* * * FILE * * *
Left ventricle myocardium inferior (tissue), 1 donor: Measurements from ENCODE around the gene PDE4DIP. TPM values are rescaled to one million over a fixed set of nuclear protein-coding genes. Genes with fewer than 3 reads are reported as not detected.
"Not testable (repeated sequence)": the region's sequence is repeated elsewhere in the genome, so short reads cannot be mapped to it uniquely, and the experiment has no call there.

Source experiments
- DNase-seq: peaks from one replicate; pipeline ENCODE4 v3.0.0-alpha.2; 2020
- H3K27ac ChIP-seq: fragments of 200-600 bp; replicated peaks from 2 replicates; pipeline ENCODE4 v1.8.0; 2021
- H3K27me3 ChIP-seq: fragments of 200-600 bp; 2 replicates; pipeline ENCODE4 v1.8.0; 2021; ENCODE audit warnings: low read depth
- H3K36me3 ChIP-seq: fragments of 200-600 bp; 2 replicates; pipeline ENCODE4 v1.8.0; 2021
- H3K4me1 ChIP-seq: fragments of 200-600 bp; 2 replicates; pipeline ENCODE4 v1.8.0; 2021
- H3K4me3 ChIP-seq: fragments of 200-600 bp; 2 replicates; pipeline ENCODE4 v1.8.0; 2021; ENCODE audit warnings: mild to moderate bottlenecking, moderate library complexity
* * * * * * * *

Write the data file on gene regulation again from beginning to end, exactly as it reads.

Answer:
Left ventricle myocardium inferior (tissue), 1 donor: Measurements from ENCODE around the gene PDE4DIP. TPM values are rescaled to one million over a fixed set of nuclear protein-coding genes. Genes with fewer than 3 reads are reported as not detected.
"Not testable (repeated sequence)": the region's sequence is repeated elsewhere in the genome, so short reads cannot be mapped to it uniquely, and the experiment has no call there.

Source experiments
- DNase-seq: peaks from one replicate; pipeline ENCODE4 v3.0.0-alpha.2; 2020
- H3K27ac ChIP-seq: fragments of 200-600 bp; replicated peaks from 2 replicates; pipeline ENCODE4 v1.8.0; 2021
- H3K27me3 ChIP-seq: fragments of 200-600 bp; 2 replicates; pipeline ENCODE4 v1.8.0; 2021; ENCODE audit warnings: low read depth
- H3K36me3 ChIP-seq: fragments of 200-600 bp; 2 replicates; pipeline ENCODE4 v1.8.0; 2021
- H3K4me1 ChIP-seq: fragments of 200-600 bp; 2 replicates; pipeline ENCODE4 v1.8.0; 2021
- H3K4me3 ChIP-seq: fragments of 200-600 bp; 2 replicates; pipeline ENCODE4 v1.8.0; 2021; ENCODE audit warnings: mild to moderate bottlenecking, moderate library complexity